The Australian Competition and Consumer Commission (ACCC) has scored a significant victory over Qantas (ASX:QAN) as the airline called off its $611 million takeover of the smaller rival fly-in, fly-out operator, Alliance Aviation Services.
Qantas and Alliance had initially announced the deal in May 2022, following Qantas’s acquisition of a nearly 20% stake in Alliance the previous month. However, after a lengthy investigation, the ACCC denied authorisation for the acquisition in April of the current year, stating that the deal was likely to raise prices and reduce service quality.
Both companies argued that the buyout would have improved customer value without harming competition in the resources sector, as expressed in a joint statement. Nevertheless, they conceded that there is currently no viable path forward for the deal.
Qantas will continue serving the fly-in, fly-out resources sector through its existing charter operations, where it currently holds approximately 27% of the total charter market. The airline will maintain its near 20% stake in Alliance and uphold their long-term agreement, under which Alliance operates up to 30 E190s for the Qantas Group.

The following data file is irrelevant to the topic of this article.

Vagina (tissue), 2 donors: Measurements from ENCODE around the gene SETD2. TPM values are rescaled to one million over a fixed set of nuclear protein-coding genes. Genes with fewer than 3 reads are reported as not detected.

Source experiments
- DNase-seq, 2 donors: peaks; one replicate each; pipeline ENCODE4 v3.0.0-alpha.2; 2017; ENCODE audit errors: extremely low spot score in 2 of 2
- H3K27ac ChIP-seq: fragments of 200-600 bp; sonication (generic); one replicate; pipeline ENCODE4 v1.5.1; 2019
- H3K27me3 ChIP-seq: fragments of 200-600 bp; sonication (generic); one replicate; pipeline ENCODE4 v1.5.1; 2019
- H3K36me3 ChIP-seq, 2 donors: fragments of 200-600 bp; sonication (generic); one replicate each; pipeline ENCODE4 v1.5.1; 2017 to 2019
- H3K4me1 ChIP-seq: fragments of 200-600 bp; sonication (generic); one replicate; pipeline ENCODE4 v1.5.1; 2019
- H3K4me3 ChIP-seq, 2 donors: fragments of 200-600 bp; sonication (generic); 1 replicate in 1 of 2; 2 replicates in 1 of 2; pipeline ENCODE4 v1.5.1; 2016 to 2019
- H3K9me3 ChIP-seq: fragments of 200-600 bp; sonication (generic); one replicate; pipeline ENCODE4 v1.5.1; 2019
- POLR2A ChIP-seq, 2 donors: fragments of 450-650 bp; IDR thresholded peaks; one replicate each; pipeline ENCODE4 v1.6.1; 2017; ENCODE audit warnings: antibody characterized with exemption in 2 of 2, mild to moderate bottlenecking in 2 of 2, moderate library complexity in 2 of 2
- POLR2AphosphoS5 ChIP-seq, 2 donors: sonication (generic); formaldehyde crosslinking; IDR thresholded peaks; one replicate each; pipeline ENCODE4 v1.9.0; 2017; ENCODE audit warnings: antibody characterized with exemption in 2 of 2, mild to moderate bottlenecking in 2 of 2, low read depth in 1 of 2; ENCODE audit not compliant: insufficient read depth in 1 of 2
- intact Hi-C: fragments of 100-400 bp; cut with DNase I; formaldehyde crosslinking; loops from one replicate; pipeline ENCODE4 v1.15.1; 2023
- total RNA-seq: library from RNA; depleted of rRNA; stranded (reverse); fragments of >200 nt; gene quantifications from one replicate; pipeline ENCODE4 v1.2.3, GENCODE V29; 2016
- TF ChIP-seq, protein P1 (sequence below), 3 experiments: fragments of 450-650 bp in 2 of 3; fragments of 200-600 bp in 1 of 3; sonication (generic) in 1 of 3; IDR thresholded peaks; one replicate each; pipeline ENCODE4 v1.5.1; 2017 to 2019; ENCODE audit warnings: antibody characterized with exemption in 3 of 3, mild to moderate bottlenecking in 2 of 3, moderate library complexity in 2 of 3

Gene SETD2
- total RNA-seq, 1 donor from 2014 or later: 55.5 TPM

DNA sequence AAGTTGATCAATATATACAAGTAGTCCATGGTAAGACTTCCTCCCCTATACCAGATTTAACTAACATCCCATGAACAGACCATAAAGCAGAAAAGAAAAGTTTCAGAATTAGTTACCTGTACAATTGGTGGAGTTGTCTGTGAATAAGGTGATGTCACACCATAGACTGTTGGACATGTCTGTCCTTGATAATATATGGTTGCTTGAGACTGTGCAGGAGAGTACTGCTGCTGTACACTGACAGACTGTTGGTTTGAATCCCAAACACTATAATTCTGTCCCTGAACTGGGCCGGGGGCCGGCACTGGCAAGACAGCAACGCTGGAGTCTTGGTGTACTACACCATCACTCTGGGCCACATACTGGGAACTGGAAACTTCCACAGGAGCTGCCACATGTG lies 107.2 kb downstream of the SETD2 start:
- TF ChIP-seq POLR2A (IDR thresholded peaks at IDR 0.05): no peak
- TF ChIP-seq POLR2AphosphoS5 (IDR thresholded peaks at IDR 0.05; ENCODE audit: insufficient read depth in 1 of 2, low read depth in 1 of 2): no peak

As part of the agreement, Qantas has committed to exercising options for four additional aircraft, bringing the total number of E190s operated by Alliance for the Qantas Group to 26, with four options remaining. These additional planes are expected to join the Qantas fleet starting in April.
In its April 2023 decision, the ACCC highlighted Qantas and Alliance’s critical roles as suppliers of air transport services to mining and resource companies in Western Australia and Queensland, particularly for “fly-in, fly-out” workers.
After a thorough investigation, the ACCC concluded that the transaction would significantly reduce competition in the markets for the supply of air transport services to resource industry customers in Western Australia and Queensland.
ACCC Chair Gina Cass-Gottlieb expressed concerns, stating, “We consider Alliance to be an important competitor to Qantas, and the removal of Alliance is likely to substantially lessen competition, threatening increased prices and reduced service quality for customers.”
She emphasised the importance of maintaining competition in this essential market for the Australian economy. The ACCC found that other airlines, including Virgin Australia and National Jet Express (recently acquired by Rex), and smaller market participants, would be unlikely to swiftly expand to address the loss of competition resulting from the proposed acquisition.